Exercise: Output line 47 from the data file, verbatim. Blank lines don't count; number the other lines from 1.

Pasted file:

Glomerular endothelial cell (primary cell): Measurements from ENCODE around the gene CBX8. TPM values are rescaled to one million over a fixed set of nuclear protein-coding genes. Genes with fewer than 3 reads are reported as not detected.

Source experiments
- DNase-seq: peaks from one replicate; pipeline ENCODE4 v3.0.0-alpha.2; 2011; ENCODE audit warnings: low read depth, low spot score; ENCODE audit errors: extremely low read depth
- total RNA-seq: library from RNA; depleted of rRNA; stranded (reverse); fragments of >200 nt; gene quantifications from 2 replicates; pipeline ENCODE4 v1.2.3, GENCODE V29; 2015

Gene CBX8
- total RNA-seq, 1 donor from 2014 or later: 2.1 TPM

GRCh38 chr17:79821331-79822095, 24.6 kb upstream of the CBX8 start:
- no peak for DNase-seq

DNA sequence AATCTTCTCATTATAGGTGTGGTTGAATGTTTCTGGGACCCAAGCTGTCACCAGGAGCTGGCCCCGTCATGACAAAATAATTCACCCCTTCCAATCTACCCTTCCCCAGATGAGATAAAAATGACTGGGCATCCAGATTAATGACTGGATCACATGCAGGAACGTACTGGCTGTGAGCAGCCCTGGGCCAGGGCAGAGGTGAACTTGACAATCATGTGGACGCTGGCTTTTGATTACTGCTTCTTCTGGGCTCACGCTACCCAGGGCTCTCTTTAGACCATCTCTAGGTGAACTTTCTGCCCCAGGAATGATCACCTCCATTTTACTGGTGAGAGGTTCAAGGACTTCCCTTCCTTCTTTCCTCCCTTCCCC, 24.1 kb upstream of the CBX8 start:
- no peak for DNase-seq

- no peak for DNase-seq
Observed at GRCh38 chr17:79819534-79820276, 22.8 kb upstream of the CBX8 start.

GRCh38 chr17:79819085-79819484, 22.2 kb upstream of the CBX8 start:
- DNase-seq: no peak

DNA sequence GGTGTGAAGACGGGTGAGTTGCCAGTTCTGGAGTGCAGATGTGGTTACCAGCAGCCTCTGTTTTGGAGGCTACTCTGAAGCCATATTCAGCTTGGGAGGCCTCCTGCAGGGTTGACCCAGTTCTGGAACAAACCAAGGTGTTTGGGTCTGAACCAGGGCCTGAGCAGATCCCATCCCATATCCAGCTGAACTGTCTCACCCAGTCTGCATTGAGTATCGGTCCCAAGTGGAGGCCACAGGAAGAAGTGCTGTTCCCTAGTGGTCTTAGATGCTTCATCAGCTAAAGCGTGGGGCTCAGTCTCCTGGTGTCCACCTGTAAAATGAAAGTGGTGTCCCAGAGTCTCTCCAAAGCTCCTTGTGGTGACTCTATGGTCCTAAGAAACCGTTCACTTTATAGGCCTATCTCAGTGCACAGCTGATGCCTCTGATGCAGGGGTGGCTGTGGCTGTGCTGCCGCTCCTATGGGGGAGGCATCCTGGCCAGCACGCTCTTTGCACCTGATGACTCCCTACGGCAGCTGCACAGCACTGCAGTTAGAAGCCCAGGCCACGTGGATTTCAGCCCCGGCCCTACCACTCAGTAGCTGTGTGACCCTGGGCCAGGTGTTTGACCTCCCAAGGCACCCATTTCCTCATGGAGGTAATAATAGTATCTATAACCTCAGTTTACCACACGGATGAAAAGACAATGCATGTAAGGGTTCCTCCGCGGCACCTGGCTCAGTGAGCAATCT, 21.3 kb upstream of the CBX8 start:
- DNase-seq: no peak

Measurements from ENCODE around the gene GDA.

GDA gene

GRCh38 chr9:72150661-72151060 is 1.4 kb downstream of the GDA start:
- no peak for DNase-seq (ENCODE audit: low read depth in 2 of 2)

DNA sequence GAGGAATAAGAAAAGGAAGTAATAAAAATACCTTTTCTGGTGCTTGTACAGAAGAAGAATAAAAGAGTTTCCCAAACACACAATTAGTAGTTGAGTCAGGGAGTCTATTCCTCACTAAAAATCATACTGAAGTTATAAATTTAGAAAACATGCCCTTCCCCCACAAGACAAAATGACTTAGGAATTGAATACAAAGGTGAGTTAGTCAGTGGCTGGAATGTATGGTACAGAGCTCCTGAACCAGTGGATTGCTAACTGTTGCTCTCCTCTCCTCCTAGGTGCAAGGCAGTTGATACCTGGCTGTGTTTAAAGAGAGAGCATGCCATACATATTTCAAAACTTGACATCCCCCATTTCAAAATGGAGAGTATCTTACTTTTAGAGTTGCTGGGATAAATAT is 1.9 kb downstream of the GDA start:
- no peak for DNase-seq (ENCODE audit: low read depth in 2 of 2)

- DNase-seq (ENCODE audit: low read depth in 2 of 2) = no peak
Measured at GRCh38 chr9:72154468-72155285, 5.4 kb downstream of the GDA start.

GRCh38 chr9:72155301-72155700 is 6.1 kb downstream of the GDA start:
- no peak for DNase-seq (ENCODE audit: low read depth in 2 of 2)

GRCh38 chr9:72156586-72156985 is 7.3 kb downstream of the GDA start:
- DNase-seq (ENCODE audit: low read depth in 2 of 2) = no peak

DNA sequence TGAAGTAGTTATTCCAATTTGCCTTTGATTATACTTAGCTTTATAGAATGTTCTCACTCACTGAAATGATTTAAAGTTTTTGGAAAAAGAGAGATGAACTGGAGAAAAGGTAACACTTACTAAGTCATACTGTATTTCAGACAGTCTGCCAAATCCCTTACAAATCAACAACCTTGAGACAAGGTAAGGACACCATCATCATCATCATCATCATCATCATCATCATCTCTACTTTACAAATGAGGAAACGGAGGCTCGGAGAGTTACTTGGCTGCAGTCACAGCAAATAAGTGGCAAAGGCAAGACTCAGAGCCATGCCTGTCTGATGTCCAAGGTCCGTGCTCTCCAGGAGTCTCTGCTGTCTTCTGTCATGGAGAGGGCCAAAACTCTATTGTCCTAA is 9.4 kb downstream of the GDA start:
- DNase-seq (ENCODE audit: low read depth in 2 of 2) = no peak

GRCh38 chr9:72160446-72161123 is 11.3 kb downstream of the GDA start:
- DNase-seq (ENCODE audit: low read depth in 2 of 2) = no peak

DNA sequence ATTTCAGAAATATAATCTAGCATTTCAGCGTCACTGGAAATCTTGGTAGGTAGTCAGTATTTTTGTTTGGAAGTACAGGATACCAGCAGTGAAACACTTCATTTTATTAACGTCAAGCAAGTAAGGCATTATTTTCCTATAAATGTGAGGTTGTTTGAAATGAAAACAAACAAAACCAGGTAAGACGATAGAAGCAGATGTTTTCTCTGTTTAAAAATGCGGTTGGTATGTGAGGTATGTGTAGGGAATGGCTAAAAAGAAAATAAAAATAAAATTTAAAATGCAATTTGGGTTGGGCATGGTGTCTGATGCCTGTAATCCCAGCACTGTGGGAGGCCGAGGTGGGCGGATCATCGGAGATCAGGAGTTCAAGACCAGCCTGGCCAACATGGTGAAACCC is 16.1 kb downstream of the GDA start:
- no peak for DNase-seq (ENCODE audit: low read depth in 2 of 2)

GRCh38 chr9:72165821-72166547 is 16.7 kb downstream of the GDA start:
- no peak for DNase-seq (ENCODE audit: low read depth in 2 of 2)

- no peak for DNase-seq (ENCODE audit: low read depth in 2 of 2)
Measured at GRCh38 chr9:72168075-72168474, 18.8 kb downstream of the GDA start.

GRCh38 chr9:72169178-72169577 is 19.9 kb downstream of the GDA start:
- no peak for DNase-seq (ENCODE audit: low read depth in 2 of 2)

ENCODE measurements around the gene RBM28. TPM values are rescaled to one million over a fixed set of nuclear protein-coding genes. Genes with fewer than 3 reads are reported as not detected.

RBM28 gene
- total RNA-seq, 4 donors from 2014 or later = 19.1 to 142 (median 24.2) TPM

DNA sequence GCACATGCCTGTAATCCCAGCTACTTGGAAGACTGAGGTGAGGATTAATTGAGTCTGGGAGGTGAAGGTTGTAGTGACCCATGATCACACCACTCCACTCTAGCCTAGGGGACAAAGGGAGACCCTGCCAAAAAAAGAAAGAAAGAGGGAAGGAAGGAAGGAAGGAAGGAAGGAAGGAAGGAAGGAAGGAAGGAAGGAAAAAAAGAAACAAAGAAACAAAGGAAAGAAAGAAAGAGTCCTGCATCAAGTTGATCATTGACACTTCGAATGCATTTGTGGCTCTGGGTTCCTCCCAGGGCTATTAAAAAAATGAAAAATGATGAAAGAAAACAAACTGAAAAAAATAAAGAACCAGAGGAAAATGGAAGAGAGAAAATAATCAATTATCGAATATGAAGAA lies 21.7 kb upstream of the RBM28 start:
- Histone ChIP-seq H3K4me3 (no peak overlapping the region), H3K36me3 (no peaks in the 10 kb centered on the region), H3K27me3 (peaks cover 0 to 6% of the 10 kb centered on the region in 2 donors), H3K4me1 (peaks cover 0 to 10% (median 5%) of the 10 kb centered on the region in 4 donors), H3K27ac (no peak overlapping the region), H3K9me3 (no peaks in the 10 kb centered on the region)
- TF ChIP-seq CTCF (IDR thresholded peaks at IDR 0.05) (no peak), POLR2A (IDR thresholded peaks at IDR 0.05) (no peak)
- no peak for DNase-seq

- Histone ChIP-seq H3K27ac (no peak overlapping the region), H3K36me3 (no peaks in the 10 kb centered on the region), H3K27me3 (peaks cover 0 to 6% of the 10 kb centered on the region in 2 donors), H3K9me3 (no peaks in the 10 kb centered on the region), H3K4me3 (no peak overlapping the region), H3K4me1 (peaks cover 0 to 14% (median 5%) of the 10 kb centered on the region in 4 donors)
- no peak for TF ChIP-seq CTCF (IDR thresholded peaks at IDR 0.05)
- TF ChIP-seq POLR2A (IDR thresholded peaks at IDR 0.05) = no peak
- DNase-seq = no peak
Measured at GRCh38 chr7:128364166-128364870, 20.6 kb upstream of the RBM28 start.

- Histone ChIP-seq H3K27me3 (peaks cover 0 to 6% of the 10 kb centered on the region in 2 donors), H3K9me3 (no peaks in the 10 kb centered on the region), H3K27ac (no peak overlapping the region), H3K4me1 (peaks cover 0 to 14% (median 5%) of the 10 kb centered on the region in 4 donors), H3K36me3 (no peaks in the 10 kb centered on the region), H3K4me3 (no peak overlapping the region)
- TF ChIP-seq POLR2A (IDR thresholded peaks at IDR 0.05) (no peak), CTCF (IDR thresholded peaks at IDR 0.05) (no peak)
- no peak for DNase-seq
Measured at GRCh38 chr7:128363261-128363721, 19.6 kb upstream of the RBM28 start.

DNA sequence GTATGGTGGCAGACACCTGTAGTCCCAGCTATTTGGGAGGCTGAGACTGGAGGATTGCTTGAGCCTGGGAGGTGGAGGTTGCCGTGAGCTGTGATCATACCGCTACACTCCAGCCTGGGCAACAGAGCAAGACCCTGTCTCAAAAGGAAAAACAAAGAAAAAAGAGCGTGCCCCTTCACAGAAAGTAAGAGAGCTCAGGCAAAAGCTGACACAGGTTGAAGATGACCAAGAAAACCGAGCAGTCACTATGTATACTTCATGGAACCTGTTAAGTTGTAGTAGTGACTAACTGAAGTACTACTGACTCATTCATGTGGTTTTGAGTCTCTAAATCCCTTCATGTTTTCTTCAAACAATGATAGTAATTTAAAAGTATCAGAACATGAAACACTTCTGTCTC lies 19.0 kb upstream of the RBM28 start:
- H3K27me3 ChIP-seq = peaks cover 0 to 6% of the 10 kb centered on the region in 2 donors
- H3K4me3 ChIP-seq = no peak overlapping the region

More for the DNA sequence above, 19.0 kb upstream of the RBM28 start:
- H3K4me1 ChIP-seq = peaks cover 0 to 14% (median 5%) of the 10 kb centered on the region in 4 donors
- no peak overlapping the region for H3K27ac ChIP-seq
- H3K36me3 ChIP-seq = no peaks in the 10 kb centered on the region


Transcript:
- no peak for DNase-seq